Citizens Band Radio had been around for years, but few people knew about them. 23 channels of two-way communication, frequented by curious techno-geeks, lost hikers and truckers.
The trucker was his own boss. The trucker was King of the Road – or so the myth went.
The only way these men stood a chance of getting ahead was to drive as fast as their heart rates – which given the widespread amphetamine abuse at the time amongst truckers, was pretty bloody fast.
When the media made it known that truckers routinely used CB radio to get around the speed limit, the public went wild for the things.
While only one million people had obtained CB licenses in the USA between 1958 and 1973, more than two million licenses were issued in 1974 alone.
Soon every freeway driver had to have one, and everyone was on the prowl for ‘Smokey”.
A lot of fun was to be had in ripping off ‘the man’ and driving as fast as you jolly well liked. But there was also tremendous appeal in talking that crazy trucker talk.
Phrases like “breaker breaker” and “that’s a big 10-4 good buddy” crept into conversations, and people who should have known better began swapping their CB names, or ‘handles’.
Betty Ford even had one – “First Mama”. Americans everywhere demonstrated their talent for talking a lot and saying very little.
Eventually, there were so many idiots fouling the airwaves that more channels were needed and the 40 channel models were released. CB songs rode high in the charts and trucker films and television shows fuelled the global fantasy, led by the flagship of all trucker flicks, Convoy (1978).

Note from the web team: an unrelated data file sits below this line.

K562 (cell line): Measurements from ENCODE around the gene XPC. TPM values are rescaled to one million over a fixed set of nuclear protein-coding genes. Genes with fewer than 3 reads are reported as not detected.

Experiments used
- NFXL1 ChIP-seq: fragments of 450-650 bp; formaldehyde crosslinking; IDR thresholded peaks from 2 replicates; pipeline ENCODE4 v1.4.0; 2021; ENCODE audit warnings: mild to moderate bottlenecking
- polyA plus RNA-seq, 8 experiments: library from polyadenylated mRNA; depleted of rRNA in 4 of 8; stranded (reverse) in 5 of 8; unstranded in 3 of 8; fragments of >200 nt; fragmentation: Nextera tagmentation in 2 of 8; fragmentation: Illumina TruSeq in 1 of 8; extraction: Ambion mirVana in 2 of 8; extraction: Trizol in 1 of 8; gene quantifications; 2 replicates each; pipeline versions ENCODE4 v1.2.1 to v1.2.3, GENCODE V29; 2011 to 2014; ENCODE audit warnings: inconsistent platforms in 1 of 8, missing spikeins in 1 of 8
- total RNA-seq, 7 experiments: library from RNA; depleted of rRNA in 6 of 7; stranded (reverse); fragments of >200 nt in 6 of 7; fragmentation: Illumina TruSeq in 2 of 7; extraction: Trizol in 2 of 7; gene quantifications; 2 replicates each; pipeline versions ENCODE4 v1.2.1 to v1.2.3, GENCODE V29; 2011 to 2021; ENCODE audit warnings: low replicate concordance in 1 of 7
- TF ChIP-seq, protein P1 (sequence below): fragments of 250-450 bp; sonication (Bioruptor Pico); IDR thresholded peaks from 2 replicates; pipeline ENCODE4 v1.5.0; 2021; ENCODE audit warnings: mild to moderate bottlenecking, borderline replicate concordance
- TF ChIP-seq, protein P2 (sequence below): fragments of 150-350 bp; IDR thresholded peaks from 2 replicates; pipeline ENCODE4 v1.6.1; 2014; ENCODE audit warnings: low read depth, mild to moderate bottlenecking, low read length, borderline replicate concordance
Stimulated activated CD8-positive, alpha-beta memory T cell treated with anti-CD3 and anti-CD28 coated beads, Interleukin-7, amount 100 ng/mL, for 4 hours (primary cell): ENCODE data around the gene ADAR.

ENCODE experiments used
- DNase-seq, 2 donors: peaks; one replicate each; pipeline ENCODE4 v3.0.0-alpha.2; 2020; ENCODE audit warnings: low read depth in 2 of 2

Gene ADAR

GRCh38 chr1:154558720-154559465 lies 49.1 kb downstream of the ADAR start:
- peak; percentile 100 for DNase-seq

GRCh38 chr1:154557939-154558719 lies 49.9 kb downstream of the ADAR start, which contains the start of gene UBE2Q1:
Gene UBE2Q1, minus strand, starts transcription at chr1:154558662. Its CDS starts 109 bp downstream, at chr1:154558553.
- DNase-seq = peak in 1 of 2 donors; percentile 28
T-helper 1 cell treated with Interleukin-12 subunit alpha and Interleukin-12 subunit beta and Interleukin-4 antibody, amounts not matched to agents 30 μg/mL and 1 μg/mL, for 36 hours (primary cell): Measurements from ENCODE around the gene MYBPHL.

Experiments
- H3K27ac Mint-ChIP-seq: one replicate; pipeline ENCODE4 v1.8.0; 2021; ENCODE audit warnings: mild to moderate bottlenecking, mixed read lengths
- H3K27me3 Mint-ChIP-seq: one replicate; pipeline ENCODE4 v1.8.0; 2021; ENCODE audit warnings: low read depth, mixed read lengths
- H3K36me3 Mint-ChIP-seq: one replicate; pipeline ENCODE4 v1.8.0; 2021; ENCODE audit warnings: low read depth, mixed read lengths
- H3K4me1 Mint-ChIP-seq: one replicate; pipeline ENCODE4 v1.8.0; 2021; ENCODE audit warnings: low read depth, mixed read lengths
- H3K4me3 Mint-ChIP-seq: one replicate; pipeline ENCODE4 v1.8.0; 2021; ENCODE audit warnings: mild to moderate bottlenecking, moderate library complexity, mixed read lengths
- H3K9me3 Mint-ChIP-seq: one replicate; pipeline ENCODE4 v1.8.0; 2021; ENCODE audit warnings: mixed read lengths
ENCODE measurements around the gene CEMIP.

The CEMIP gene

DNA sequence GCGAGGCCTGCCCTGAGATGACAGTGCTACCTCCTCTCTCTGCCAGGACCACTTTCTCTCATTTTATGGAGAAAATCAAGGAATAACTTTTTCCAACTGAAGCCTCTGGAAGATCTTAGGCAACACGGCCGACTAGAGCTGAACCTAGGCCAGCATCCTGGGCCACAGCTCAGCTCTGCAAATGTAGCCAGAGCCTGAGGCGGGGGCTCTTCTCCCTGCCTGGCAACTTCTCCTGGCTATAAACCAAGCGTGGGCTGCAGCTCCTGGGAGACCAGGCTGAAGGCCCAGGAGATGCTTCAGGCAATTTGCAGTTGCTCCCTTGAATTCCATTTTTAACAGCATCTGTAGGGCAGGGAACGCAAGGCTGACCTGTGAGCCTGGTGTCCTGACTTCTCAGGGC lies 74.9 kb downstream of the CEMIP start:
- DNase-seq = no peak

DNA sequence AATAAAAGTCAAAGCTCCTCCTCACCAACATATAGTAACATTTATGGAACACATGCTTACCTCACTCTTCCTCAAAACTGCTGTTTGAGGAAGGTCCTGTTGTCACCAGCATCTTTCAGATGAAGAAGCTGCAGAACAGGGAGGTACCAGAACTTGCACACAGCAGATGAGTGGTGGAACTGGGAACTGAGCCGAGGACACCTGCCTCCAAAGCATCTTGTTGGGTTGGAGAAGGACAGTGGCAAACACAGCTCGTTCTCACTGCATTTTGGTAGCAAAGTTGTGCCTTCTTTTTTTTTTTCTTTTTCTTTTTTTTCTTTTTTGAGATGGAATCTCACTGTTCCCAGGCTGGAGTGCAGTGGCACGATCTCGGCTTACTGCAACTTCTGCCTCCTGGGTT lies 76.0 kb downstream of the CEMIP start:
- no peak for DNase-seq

By 1980 the fad had died. People simply grew tired of tuning into tedious trivial talk. Nobody wants to interact when there is no action . . .
- At Your Back Door – Behind a truck. “You got a bear at your back door.” Ant. front door: front of a truck.
- Bambi – A deer, whether dead or alive.
- Bear/Smokey – A county or state cop.
- Bear In The Air – A police airplane that monitors highway speeds below.
- Bobtail – Running without a trailer.
- Bulldog – A Mack truck.
- Bumper Sticker – An automobile following you too closely.
- Cash Register – A toll booth. “You’re coming up on a cash register at yardstick 154.”
- City Kitty – A female city police officer.
- Comedian – The median strip.
- Got your ears on? – Used when looking for someone on the CB.
- Granny Lane – The slow lane on a highway or freeway.
- Gumball Machine – Lights on top of a police vehicle. “He’s got his gumball machine going.”
- Hammer Down – Go fast, step on it.
- Hammer Lane – The fast, passing lane on a highway or freeway.
- Kojak with a Kodak – A police officer with a radar gun.
- Meat Wagon – Ambulance.
- Plain White Wrapper – An unmarked police car.
- Reefer – A refrigerated cargo trailer.
- Road Pizza – Badly mangled road kill.
- Roller Skate – Any small car. Originally referred to a Volkswagen.
- Sesame Street – CB channel 19. Named so because of child-like behaviour that sometimes occurs. Especially around urban areas.
- Skateboard – A flatbed trailer.
- Skins – Tyres
- Yardstick – A mile marker alongside a highway.
- CQ – General Call
- QRT – Stop sending
- QTA – Cancel message
- QTH – Location
- QRZ – Who is calling?
- QTR – Exact time
- 10-1 – Receiving poorly
- 10-2 – Receiving well
- 10-3 – Stop transmitting
- 10-6 – Busy, stand by
- 10-7 – Out of service, leaving air
- 10-10 – Transmission completed
- 10-11 – Talking too rapidly
- 10-13 – Advise Weather/Road conditions
- 10-17 – Urgent business
- 10-20 – My location is . . .
- 10-23 – Stand by
- 10-26 – Disregard last information
- 10-27 – I am moving to channel . . .
- 10-28 – Identify your station
- 10-33 – Emergency Traffic
- 10-35 – Confidential information
- 10-36 – Correct time
- 10-38 – Ambulance needed
- 10-42 – Traffic accident
- 10-44 – I have a message for you
- 10-62 – Unable to copy, use phone
- 10-70 – Fire
- 10-99 – Mission completed, all units secure
- 10-200 – Police needed